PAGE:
By Gunjan Singh
Whether it was the social networks that caused the Tunisian and Egyptian uprisings this winter is far from clear. The People’s Republic of China, however, is not willing to wait to learn its lessons in a postscript. It has instead chosen to enforce a strict ban on Google, Facebook and even Twitter, in anticipation of negative consequences following the ongoing public movement against the Egyptian President, Hosni Mubarak. It shows that the second largest economy in the world continues to trade cautiously as far as dissemination and control of the flow of information to its people is concerned. There is a need to analyze the reasons fuelling this paranoid reaction from the Chinese government. The logical answer would be that China is also witnessing a large number of domestic protests, and the government is thus is worried about the spillover effects of the protests on the streets of Egypt on the protests in China.
Over time, many aspects of the People’s Republic of China (PRC) have undergone change. Of these, the most prominent transformation within China has been the transformation of the media. “Letting go” (fang) in the economic realm and “tightening up’ (shou) in the political realm has completely altered the Chinese media. With the withdrawal of subsidies, media houses in China have to get more reader-friendly as their existence depends on the generation of advertisement revenues. Attracting Foreign Direct Investment (FDI) has become a more open process as the government is increasingly more concerned with the debate of transparency in politics.
In a very famous declaration, Hu Jintao said in 2009, “the government had always attached great importance to the development of the media, encouraging the Chinese media to be close to national conditions, life and the masses, and to create new concepts, new content, new methods and new means in order to make the media more accessible, attractive and appealing.” The Chinese media is also encouraged to play a key role in encouraging healthy trends, reflecting social conditions and public opinions, orienting public focus, soothing public dissatisfaction, ensuring supervision by public opinion and safeguarding the public right to information, participation in public affairs, expression and supervision. But when one analyzes the behaviour of the Chinese media during the Tibetan uprising (March 2008) and the SARS outbreak, the independent role of the media becomes questionable.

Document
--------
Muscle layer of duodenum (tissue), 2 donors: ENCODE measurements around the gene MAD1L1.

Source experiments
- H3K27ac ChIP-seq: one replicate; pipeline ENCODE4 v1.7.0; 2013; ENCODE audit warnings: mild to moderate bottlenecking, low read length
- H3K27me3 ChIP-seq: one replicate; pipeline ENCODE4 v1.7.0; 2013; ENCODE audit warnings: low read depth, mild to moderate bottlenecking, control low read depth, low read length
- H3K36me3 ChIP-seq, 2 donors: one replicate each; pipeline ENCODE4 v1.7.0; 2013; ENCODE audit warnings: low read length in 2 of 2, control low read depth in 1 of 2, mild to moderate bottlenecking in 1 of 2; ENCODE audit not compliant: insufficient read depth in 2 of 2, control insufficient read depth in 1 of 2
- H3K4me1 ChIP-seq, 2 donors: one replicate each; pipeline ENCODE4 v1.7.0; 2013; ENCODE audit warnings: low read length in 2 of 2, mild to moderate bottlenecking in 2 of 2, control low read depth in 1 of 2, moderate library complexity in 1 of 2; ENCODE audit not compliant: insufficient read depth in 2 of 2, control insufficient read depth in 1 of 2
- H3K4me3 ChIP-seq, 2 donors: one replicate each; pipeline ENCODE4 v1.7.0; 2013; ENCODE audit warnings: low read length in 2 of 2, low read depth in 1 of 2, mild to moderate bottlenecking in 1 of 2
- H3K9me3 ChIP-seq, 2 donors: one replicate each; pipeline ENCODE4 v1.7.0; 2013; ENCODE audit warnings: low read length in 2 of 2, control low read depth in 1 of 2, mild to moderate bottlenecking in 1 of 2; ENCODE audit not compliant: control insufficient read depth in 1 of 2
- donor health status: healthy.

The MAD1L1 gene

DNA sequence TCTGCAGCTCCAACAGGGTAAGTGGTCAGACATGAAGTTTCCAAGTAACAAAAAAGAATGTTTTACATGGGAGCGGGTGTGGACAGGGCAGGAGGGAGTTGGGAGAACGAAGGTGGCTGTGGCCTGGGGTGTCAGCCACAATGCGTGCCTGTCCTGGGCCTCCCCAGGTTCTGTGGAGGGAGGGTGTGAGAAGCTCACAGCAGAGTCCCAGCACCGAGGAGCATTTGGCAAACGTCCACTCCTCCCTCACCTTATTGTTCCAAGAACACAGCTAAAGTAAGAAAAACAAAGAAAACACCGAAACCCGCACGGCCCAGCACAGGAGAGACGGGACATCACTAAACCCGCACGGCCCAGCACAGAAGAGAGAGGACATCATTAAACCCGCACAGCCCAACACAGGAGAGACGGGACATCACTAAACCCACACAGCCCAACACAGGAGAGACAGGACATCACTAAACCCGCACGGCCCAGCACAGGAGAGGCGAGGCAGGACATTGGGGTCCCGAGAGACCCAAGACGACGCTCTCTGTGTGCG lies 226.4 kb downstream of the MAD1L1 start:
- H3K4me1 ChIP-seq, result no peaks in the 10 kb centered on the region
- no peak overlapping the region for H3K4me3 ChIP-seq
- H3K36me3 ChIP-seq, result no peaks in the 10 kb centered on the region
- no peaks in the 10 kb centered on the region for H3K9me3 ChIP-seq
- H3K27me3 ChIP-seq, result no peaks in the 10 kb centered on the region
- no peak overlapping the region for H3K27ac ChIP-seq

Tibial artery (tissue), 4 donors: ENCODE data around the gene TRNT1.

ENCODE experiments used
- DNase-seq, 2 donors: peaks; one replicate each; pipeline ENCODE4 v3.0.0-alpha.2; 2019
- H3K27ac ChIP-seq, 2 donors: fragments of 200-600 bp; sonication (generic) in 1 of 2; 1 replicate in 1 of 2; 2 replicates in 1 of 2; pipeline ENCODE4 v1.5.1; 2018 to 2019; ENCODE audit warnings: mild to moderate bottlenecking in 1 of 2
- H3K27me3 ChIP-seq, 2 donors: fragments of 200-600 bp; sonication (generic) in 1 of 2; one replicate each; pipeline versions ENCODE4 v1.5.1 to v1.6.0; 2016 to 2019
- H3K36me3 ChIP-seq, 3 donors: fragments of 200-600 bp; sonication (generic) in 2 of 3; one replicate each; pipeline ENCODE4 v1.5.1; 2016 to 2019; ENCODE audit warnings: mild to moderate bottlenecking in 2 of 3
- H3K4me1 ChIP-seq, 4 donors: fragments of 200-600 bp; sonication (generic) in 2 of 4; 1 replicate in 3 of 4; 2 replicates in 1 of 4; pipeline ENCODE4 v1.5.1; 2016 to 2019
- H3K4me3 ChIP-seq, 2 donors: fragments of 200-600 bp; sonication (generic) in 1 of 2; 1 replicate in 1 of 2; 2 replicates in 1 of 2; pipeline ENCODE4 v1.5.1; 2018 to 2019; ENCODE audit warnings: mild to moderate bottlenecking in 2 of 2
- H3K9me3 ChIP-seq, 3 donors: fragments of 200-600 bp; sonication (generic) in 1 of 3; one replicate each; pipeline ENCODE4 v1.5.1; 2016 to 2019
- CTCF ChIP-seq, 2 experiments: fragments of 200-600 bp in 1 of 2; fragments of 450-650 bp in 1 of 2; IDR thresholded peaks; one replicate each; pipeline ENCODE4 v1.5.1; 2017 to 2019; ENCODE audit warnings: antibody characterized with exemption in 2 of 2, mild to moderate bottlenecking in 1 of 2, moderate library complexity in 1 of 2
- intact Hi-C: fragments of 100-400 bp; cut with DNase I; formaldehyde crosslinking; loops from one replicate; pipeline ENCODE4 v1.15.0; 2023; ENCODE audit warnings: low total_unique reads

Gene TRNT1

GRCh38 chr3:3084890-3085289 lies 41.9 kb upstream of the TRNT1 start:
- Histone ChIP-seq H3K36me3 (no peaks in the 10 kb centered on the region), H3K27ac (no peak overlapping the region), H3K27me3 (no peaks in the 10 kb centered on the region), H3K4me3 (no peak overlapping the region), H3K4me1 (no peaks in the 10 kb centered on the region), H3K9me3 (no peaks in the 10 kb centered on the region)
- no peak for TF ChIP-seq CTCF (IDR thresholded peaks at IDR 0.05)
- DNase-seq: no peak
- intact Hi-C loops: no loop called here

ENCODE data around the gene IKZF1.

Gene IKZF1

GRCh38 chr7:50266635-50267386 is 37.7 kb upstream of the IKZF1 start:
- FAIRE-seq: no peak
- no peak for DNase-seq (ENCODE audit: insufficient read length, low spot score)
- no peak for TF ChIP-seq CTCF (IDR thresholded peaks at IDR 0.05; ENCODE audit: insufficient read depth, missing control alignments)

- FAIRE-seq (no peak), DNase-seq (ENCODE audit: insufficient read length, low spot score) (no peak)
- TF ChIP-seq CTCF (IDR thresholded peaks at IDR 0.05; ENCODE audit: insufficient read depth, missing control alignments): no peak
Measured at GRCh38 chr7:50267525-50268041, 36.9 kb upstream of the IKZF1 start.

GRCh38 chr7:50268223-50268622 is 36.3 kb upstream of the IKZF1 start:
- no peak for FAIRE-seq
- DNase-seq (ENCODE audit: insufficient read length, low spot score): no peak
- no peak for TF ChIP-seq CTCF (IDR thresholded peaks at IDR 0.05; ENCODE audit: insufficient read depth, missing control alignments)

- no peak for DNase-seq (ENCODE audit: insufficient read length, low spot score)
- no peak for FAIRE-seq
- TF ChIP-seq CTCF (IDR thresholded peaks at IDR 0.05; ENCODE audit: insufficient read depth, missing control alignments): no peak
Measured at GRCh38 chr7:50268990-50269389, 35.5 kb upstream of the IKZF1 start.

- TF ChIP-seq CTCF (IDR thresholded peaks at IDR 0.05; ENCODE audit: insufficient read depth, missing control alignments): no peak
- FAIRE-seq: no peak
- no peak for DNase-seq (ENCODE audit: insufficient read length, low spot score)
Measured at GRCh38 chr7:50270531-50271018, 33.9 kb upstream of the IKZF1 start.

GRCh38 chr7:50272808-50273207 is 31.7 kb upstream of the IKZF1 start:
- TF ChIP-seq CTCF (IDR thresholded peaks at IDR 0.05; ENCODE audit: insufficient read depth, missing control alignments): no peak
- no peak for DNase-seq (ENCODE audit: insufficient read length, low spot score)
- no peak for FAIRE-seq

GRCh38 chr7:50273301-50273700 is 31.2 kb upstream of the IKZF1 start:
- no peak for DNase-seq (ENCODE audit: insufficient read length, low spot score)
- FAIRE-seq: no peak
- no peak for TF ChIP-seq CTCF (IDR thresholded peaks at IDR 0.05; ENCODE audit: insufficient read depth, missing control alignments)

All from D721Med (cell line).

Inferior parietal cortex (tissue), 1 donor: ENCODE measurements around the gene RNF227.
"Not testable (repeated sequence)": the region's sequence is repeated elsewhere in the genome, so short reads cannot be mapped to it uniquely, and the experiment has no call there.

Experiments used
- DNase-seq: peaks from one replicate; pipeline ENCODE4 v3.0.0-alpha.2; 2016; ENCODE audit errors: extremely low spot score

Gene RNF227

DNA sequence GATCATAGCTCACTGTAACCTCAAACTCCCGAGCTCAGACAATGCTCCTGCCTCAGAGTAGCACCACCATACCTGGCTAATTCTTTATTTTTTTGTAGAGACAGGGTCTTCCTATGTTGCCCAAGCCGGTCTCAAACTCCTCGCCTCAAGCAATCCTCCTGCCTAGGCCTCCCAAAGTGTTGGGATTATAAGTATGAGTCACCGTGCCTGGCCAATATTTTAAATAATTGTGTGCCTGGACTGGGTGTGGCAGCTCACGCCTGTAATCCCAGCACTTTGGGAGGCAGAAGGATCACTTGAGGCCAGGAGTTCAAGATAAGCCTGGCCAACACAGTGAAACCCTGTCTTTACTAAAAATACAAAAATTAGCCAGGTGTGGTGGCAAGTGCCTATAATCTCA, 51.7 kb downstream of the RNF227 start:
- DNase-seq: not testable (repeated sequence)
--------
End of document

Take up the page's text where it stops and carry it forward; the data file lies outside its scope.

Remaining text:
The process of the post-Mao Chinese model of economic reform was unique in many significant ways. In this model Deng Xiaoping adopted an open-door policy and market liberalization, which sowed the seeds for the eventual destruction of the one-party system in China, although this should be viewed as an unintended outcome of the opening up. Chinese communist power retreated slowly but steadily from society as a consequence of this radical socio-economic reform movement. Social pressure for further fundamental changes gained momentum. However, since this transition is still unfolding, the outcome can only be predicted and debated.
The Chinese media was caught in the cross currents of nationalism and globalization in the post-Tiananmen and post-Cold War era. The impact of globalization on the Chinese media has been quite fundamental. The introduction of newer technologies like the internet, telephone and television transformed the process of the flow of information. With this, there was an increase in the flow of media content across Chinese borders.
This openness of the media and the accessibility of information for the Chinese masses is becoming a cause of concern for the PRC. The easier it is for people to access information the more concerned the CCP gets about its implications. With a complete erosion of the politico-ideological basis for legitimacy, the era is marked by economic growth and nationalism as twin quasi-ideologies. The party state finds it especially difficult to configure the manner in which information in the age of microblogging should be ably dealt with.
The PRC, already worried about the prevalent level of discontent in China, is taking only one step at a time in dealing with information on Egypt. Economic might notwithstanding, the PRC is uncertain about the role of information in its national strategy. Given the ongoing government control of political content, it is far from clear whether market forces in China are liberating the media to become a voice of free expression, or whether they are simply exploiting it as a tool of public relations and outreach for and within the confines defined by the State.
Research Assistant, IDSA
email: [email protected]